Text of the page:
I wanted to like this story. It’s about Chinese immigrants (who watch Korean soap operas?). It’s not about marital infidelity or cancer or child abuse--all pluses for me.. The narrator, Lin Fanghui, reminds me very much of Olive Kitteridge, the eponymous protagonist of Elizabeth Strout’s Pulitzer Prize-winning novel-in-stories. (In the first story of that book, one doesn’t care for Olive either.) Here, Lin has a falling out with her daughter because the daughter won’t invite Lin’s friend, Wang Peisan, for Christmas dinner. Wang is recently widowed and, although she doesn’t really like Wang any more than anyone else does, Lin thinks it’s proper to reach out to the woman.
Wang deteriorates, Lin begins to feel that she’s moving in the same direction, and she reconciles with her daughter. Not really much of a story, in the end.
What’s likeable, though, is all of Lin’s nuttiness along the way—how she interacts with her husband, her other children, Wang—and in the end this portrait of Lin is charming, in the same way that the portrait one eventually gets of Olive Kitteridge is charming. The character of Wang is also charming. Wang appreciates what Lin does for her. At one point Lin brings her a nice cake, but a month later Wang is still eating although it has “turned a mushroom shade and looked slick and congealed.”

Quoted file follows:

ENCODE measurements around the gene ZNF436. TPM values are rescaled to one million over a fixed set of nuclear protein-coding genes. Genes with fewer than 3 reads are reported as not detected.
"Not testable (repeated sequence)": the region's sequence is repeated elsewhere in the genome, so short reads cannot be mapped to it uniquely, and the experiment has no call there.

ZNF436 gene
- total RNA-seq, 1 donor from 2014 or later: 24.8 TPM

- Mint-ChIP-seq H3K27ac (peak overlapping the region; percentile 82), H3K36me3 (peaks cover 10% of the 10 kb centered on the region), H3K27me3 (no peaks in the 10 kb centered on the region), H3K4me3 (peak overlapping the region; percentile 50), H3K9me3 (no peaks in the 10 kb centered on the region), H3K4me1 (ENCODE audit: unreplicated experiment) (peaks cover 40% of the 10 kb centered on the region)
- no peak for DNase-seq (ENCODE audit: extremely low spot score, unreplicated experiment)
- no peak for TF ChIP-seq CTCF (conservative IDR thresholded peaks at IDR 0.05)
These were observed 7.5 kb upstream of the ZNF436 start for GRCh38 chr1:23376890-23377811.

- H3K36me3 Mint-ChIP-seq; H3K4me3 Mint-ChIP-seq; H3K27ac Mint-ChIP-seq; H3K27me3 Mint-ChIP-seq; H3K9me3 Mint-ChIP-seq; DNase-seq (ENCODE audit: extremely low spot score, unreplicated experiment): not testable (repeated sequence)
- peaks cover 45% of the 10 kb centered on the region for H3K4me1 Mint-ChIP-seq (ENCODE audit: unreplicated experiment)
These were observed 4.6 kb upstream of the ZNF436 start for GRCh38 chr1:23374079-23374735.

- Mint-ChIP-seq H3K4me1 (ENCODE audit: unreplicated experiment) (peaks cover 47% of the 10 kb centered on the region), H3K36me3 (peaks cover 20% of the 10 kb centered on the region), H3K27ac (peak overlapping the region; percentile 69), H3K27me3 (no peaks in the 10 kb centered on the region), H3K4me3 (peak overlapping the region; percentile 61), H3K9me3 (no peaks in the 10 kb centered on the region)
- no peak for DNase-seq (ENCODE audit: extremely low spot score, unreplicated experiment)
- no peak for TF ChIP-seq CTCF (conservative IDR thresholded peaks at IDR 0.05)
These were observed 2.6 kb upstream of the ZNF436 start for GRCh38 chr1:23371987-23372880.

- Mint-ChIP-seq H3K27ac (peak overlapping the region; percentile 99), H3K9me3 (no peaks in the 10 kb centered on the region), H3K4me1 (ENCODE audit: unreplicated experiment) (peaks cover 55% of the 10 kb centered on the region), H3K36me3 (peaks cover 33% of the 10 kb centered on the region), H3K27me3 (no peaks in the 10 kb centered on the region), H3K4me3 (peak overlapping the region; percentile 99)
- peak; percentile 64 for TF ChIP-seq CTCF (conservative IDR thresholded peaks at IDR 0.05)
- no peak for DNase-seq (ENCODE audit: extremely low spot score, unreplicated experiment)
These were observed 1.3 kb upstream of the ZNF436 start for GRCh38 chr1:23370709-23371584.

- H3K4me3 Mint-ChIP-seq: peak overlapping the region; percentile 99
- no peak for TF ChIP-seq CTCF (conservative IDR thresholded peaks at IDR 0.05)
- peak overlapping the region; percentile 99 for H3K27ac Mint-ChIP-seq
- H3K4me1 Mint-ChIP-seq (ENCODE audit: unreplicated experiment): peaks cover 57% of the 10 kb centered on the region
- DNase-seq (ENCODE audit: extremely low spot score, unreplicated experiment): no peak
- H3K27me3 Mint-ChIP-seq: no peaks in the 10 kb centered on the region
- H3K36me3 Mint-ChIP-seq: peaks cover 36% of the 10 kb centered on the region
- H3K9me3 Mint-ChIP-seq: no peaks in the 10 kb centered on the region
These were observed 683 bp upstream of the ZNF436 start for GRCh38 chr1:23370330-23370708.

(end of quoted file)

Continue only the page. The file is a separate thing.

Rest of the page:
The conclusion, though, is a bit sentimental. I had hoped for more. (By the way, I was relieved when in the story a nod is made to Tennessee Williams and the source of the title.)
November 1, 2010: “Blue Roses” by Francis Hwang